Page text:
It happens. Not very often, but more often than I would like.
I notice a child is behind in his reading assignment, and I start to ask questions. Then, my child drops his eyes and mutters, “I hate this book.” Instantly, I’m a mess of feelings; I feel frustrated, maybe angry, and most of all disappointed.
What do you do when your child hates a book?
It’s not the end of the world or the end of your homeschool curriculum when a book bombs. When one of my kids announces that they hate a particular book, I follow a couple of simple actions.
Step One: Identify the Problem
Is It Anxiety?
We brew a pot of tea, snuggle together on the couch, and I invite my child to tell me about it.
I listen. I ask questions.
I’m trying to find out is my child anxious about reading the book by herself? Is he overwhelmed by the amount of reading I’ve assigned? Clarifying my child’s feelings is my number one step to finding the real problem.
Is the Book a Slow-starter?
As I ask questions and realize anxiety is not an issue, my next step is to see how far into the book my child has actually gotten. Some books are just slow-starters. That's why I’ve instituted the “five chapter rule.” Because most books will pick up the pace by chapter five, I typically will insist my kids read at least that far into the book before we discuss quitting. In several cases, a book my child thought he hated ended up being a favorite.
Is the Book Too Challenging?
Keep in mind, there are a lot of factors that influence how challenging a book can be to read. I flip through the book and look at font size, line length and spacing, dialect, fantasy or unfamiliar settings, genre (informative non-fiction is actually much harder for my child with dyslexia than something that has a plot and storyline), and vocabulary.
One tool that has been particularly helpful for me is the Lexile score of a book, compared to the Lexile measure of my child. If I know where my child is on the Lexile range, then I can look up the book she is reading on the Lexile website and determine the percentage of the book she is actually comprehending. When I look up a book she is complaining about and realize she is likely to comprehend only 60% of the book, it validates for both of us that there is a mismatch to be addressed.
If I realize my child has a legitimate learning challenge that is causing a problem with a particular book, we make adjustments. There are plenty of opportunities to teach my child character and to do hard things (like doing dishes); I don’t want to use my child’s learning difficulties to teach those lessons. Learning can be hard enough without forcing a child to read a book he detests.
Is My Child Simply Not Interested?
Occasionally, there is no absolutely nothing wrong except that my child isn’t interested in a particular book. It hurts this book-loving mom to accept, but it happens. Whether or not we press through and keep reading that particular book is a case-by-case decision.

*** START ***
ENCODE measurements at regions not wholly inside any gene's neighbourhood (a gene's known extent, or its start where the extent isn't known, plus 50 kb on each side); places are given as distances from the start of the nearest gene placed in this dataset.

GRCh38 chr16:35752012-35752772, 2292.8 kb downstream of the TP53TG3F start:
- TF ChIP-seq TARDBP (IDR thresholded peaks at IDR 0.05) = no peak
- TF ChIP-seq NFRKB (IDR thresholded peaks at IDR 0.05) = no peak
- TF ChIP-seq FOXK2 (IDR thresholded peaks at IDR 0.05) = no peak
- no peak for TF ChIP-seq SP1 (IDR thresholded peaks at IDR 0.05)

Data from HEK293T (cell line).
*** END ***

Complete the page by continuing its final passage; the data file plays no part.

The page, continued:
- Does this child need to learn perseverance by doing things she dislikes?
- Has this child recently slugged through another difficult book that wasn’t his favorite and needs a break?
Step Two: Choose a Strategy
Once I’ve had a conversation with my child to identify the reason why the book bombed, I decide on a strategy or two.
Companion read: This is a go-to strategy if I know that anxiety is involved. I read a paragraph, and then my child reads a paragraph. Or I read a page, and she reads a page.
Reading aids: When I’ve identified a possible reading challenge, I choose an aid to help us. It might be as simple as an index card or cut-out window reading guide to help with tracking. Or I may see if the book is available as an ebook so that my child can adjust font style and size.
Lexile Score: While our required annual testing provides a Lexile score for my child, I sometimes find these to be off base. Instead, I’ll go to the Lexile website and look up recent books that my child has read and enjoyed. The Lexile scores from those books help me to get an idea of where my child is at so that I can compare to the current book that's bombing.
Five-chapter rule: Sometimes, I’ll encourage my child to read to chapter six or another reasonable point in the book. Once we reach that agreed-upon point in the book, we have another conversation to determine what to do next.
Reading Assignments: If it is anxiety issue or a book that I know is pushing the limits of my child’s capability, I’ll shorten the daily assignments and give him longer to read his book.
New book: This is my last resort, but sometimes we just need to call it quits and move on.
Sometimes we try a strategy and still have trouble. But that’s okay. The failures give me a clearer picture of my child’s abilities and what helps. We just choose a new strategy and move forward.
When my child admits he hates a book and that mess of feelings hits me, making me feel like a failure, I know to stop and take a breath. Just because my child hates a book doesn’t mean that he hates reading or hates learning or that homeschool is failing or that I need a new curriculum (or anything else my fears and insecurities are telling me.) Instead, it’s time to brew a pot of tea and ask a few questions. My child knows I’m listening, and I know we’ll either find a solution, or we’ll find a book my child loves.
About the Author
Tracy Glockle lives with her husband in Oregon where she homeschools their crew of three kids with ADHD/dyslexia. She’s constantly making adjustments for her out-of-the-box learners, finding creative ways to use their strengths to teach their weaknesses. As the frontal lobe for her family of ADHDers, Tracy loves planners and systems and organization. But housecleaning—that’s something else entirely. She enjoys black coffee, superhero action films, and reading the end of a story first. Tracy writes about homeschooling ADHD and dyslexia for several blogs including her own at Growing In Grace.